By Gary N. Knoppers, J. Gordon McConville
The Deuteronomic or, extra thoroughly, Deuteronomistic background is a latest theoretical build which holds that the books of Deuteronomy, Joshua, Judges, Samuel, and Kings represent a unmarried paintings, unified by means of a uncomplicated homogeneity in language, kind, and content material. This build owes a lot to the impact of Martin Noth's vintage learn of the Deuteronomistic heritage, contained in his better Uberlieferungsgeschichtliche Studien. in accordance with Noth, the Deuteronomist included the deuteronomic legislation into the start of his paintings, framing it with speeches by means of Moses. The Deuteronomist then extra different resources, equivalent to stories of conquest and cost, prophetic narratives and speeches, reputable annals and records.
While this greater thesis has stood the try out of time, there's a lot confrontation between modern students a few good selection of matters. the current assortment makes an attempt to supply readers with an knowing of the real advancements, methodologies, and issues of view within the ongoing debate. either present essays and a few older, vintage essays that experience formed the bigger debate are integrated. Ten are newly translated into English. each one essay is prefaced via an in depth foreword by means of one of many editors that summarizes and locations the essay in its applicable context, making the quantity perfect to be used in seminars or classes, in addition to for people wishing to get to grips with the country of debate at the Deuteronomistic historical past.
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Extra info for Reconsidering Israel and Judah: Recent Studies on the Deuteronomistic History
Originally published as N. Lohﬁnk, “Welches Orakel gab den Davididen Dauer? Ein Textproblem in 2 Kön 8,19 und das Funktionieren der dynastischen Orakel im deuteronomistischen Geschichtswerk,” in Lingering over Words: Studies in Ancient Near Eastern Literature in Honor of William L. Moran (ed. T. Abusch, J. Huehnergard, and P. Steinkeller; HSS 37; Atlanta: Scholars Press, 1990) 349–70. Introduction 13 abide by these conditions does not mean, however, that all hope is lost for the descendants of David.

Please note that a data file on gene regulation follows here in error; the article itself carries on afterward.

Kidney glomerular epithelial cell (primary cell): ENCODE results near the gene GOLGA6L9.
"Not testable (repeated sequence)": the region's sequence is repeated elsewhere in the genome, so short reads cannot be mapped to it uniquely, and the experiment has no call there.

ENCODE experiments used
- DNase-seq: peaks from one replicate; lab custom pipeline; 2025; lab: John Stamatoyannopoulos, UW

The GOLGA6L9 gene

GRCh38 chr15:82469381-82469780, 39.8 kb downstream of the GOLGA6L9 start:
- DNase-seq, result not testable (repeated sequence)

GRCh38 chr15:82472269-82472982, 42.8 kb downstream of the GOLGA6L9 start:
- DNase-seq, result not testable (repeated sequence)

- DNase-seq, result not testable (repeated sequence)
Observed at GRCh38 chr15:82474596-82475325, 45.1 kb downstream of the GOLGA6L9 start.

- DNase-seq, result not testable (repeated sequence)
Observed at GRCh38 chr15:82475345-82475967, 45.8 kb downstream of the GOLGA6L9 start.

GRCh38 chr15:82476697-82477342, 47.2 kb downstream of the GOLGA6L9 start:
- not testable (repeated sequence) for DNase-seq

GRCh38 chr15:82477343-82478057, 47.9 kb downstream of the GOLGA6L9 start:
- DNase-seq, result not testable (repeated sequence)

But one of the remarkable features of the deuteronomistic historical work is that it continues to offer fascinating answers to the wide variety of questions brought to it by modern interpreters. In this respect, the unity and diversity of the Deuteronomistic History may be regarded as two poles exercising some constraint upon 58. Jobling’s essay was originally published in SJOT 7 (1993) 17–31. 18 Gary N. Knoppers each other. What remains to be seen is whether the diversity of recent scholarly study will increase in the years ahead or whether the concept of unity, as commonly adopted in the nomenclature of the Deuteronomistic History, will continue to exert major inﬂuence.
Finally we must raise the question of what historical developments Dtr anticipated for the future. Admittedly his theme is the past history of his people, as written down and, as far as he was concerned, at an end. However, the pre-exilic prophets saw the catastrophe which they predicted not as a ﬁnal end but as the beginning of a new era. Similarly, Dtr could have seen the end of the period of history which he depicts as the end of a self-contained historical process, without thinking that his people could go no further; and he could have used the interpretative summaries, which he adds, to answer the question that readily suggests itself: would not the history which he wrote attain its full meaning in the future, in conditions which had yet to develop out of the ruins of the old order, the more so because in Dtr’s time people were intensely hopeful that a new order of things would emerge from all these catastrophes?